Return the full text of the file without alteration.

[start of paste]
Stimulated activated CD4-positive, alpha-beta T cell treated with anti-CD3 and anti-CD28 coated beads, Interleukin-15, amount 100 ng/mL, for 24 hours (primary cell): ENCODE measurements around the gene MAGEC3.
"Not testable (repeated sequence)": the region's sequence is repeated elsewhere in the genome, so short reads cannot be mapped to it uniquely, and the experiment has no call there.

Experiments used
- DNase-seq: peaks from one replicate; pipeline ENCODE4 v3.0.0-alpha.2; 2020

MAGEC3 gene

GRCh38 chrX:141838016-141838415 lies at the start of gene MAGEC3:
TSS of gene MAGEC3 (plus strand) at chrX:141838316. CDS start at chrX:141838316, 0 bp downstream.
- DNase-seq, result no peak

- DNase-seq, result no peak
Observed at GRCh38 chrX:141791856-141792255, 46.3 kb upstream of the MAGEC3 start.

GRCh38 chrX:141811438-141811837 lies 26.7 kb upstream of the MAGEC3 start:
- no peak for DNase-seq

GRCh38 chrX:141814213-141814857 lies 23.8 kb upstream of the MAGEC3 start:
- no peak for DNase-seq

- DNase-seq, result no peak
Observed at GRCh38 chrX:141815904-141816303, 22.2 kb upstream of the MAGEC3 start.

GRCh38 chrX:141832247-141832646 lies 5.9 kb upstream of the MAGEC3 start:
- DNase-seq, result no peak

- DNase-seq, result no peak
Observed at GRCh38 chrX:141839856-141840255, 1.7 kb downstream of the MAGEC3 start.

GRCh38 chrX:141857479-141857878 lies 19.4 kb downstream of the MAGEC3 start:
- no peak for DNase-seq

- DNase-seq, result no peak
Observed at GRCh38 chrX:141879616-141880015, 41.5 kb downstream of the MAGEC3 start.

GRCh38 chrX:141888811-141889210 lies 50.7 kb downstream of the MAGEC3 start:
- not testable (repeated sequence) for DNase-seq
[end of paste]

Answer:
Stimulated activated CD4-positive, alpha-beta T cell treated with anti-CD3 and anti-CD28 coated beads, Interleukin-15, amount 100 ng/mL, for 24 hours (primary cell): ENCODE measurements around the gene MAGEC3.
"Not testable (repeated sequence)": the region's sequence is repeated elsewhere in the genome, so short reads cannot be mapped to it uniquely, and the experiment has no call there.

Experiments used
- DNase-seq: peaks from one replicate; pipeline ENCODE4 v3.0.0-alpha.2; 2020

MAGEC3 gene

GRCh38 chrX:141838016-141838415 lies at the start of gene MAGEC3:
TSS of gene MAGEC3 (plus strand) at chrX:141838316. CDS start at chrX:141838316, 0 bp downstream.
- DNase-seq, result no peak

- DNase-seq, result no peak
Observed at GRCh38 chrX:141791856-141792255, 46.3 kb upstream of the MAGEC3 start.

GRCh38 chrX:141811438-141811837 lies 26.7 kb upstream of the MAGEC3 start:
- no peak for DNase-seq

GRCh38 chrX:141814213-141814857 lies 23.8 kb upstream of the MAGEC3 start:
- no peak for DNase-seq

- DNase-seq, result no peak
Observed at GRCh38 chrX:141815904-141816303, 22.2 kb upstream of the MAGEC3 start.

GRCh38 chrX:141832247-141832646 lies 5.9 kb upstream of the MAGEC3 start:
- DNase-seq, result no peak

- DNase-seq, result no peak
Observed at GRCh38 chrX:141839856-141840255, 1.7 kb downstream of the MAGEC3 start.

GRCh38 chrX:141857479-141857878 lies 19.4 kb downstream of the MAGEC3 start:
- no peak for DNase-seq

- DNase-seq, result no peak
Observed at GRCh38 chrX:141879616-141880015, 41.5 kb downstream of the MAGEC3 start.

GRCh38 chrX:141888811-141889210 lies 50.7 kb downstream of the MAGEC3 start:
- not testable (repeated sequence) for DNase-seq